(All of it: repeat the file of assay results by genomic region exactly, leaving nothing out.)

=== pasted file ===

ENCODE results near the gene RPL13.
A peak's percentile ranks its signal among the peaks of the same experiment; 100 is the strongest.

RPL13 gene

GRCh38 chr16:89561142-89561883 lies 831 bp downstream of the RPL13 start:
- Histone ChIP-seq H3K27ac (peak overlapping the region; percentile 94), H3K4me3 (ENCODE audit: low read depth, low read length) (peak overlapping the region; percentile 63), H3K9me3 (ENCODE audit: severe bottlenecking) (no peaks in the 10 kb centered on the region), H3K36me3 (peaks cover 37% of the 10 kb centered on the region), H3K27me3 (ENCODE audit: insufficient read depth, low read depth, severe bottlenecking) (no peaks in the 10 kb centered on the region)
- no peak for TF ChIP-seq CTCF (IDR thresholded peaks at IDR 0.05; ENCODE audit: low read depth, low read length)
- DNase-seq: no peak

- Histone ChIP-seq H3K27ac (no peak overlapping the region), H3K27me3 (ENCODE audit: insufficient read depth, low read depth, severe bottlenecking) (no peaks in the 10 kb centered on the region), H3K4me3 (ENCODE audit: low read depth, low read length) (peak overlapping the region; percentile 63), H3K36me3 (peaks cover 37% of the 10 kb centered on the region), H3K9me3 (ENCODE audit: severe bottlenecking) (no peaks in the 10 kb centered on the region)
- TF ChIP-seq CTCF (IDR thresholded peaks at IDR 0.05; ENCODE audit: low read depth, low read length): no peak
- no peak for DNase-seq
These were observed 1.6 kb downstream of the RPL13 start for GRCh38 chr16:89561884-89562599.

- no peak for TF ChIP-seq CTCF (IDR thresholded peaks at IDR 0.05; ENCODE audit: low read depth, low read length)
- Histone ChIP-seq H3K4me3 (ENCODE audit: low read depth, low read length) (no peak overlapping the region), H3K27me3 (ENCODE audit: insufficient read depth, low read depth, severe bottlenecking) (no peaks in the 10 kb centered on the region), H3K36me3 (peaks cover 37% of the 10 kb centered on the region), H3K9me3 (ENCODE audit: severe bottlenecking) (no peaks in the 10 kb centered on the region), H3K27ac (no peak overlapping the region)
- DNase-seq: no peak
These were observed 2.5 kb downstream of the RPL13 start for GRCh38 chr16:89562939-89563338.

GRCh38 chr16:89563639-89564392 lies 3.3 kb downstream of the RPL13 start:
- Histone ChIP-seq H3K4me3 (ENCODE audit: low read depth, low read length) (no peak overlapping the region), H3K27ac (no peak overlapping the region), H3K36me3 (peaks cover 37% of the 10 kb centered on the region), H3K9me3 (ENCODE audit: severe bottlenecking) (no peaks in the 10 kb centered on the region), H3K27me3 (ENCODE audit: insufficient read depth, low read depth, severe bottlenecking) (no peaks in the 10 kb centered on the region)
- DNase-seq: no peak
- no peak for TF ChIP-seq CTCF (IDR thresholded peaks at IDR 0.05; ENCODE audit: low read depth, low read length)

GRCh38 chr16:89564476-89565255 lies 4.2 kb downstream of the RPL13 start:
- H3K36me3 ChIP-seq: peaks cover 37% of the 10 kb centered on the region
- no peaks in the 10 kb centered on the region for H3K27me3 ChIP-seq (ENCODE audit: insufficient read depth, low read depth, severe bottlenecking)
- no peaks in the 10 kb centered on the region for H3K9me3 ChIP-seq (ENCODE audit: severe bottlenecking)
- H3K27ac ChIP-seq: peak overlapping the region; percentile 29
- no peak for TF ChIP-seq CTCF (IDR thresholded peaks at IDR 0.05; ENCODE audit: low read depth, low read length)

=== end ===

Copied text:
ENCODE results near the gene RPL13.
A peak's percentile ranks its signal among the peaks of the same experiment; 100 is the strongest.

RPL13 gene

GRCh38 chr16:89561142-89561883 lies 831 bp downstream of the RPL13 start:
- Histone ChIP-seq H3K27ac (peak overlapping the region; percentile 94), H3K4me3 (ENCODE audit: low read depth, low read length) (peak overlapping the region; percentile 63), H3K9me3 (ENCODE audit: severe bottlenecking) (no peaks in the 10 kb centered on the region), H3K36me3 (peaks cover 37% of the 10 kb centered on the region), H3K27me3 (ENCODE audit: insufficient read depth, low read depth, severe bottlenecking) (no peaks in the 10 kb centered on the region)
- no peak for TF ChIP-seq CTCF (IDR thresholded peaks at IDR 0.05; ENCODE audit: low read depth, low read length)
- DNase-seq: no peak

- Histone ChIP-seq H3K27ac (no peak overlapping the region), H3K27me3 (ENCODE audit: insufficient read depth, low read depth, severe bottlenecking) (no peaks in the 10 kb centered on the region), H3K4me3 (ENCODE audit: low read depth, low read length) (peak overlapping the region; percentile 63), H3K36me3 (peaks cover 37% of the 10 kb centered on the region), H3K9me3 (ENCODE audit: severe bottlenecking) (no peaks in the 10 kb centered on the region)
- TF ChIP-seq CTCF (IDR thresholded peaks at IDR 0.05; ENCODE audit: low read depth, low read length): no peak
- no peak for DNase-seq
These were observed 1.6 kb downstream of the RPL13 start for GRCh38 chr16:89561884-89562599.

- no peak for TF ChIP-seq CTCF (IDR thresholded peaks at IDR 0.05; ENCODE audit: low read depth, low read length)
- Histone ChIP-seq H3K4me3 (ENCODE audit: low read depth, low read length) (no peak overlapping the region), H3K27me3 (ENCODE audit: insufficient read depth, low read depth, severe bottlenecking) (no peaks in the 10 kb centered on the region), H3K36me3 (peaks cover 37% of the 10 kb centered on the region), H3K9me3 (ENCODE audit: severe bottlenecking) (no peaks in the 10 kb centered on the region), H3K27ac (no peak overlapping the region)
- DNase-seq: no peak
These were observed 2.5 kb downstream of the RPL13 start for GRCh38 chr16:89562939-89563338.

GRCh38 chr16:89563639-89564392 lies 3.3 kb downstream of the RPL13 start:
- Histone ChIP-seq H3K4me3 (ENCODE audit: low read depth, low read length) (no peak overlapping the region), H3K27ac (no peak overlapping the region), H3K36me3 (peaks cover 37% of the 10 kb centered on the region), H3K9me3 (ENCODE audit: severe bottlenecking) (no peaks in the 10 kb centered on the region), H3K27me3 (ENCODE audit: insufficient read depth, low read depth, severe bottlenecking) (no peaks in the 10 kb centered on the region)
- DNase-seq: no peak
- no peak for TF ChIP-seq CTCF (IDR thresholded peaks at IDR 0.05; ENCODE audit: low read depth, low read length)

GRCh38 chr16:89564476-89565255 lies 4.2 kb downstream of the RPL13 start:
- H3K36me3 ChIP-seq: peaks cover 37% of the 10 kb centered on the region
- no peaks in the 10 kb centered on the region for H3K27me3 ChIP-seq (ENCODE audit: insufficient read depth, low read depth, severe bottlenecking)
- no peaks in the 10 kb centered on the region for H3K9me3 ChIP-seq (ENCODE audit: severe bottlenecking)
- H3K27ac ChIP-seq: peak overlapping the region; percentile 29
- no peak for TF ChIP-seq CTCF (IDR thresholded peaks at IDR 0.05; ENCODE audit: low read depth, low read length)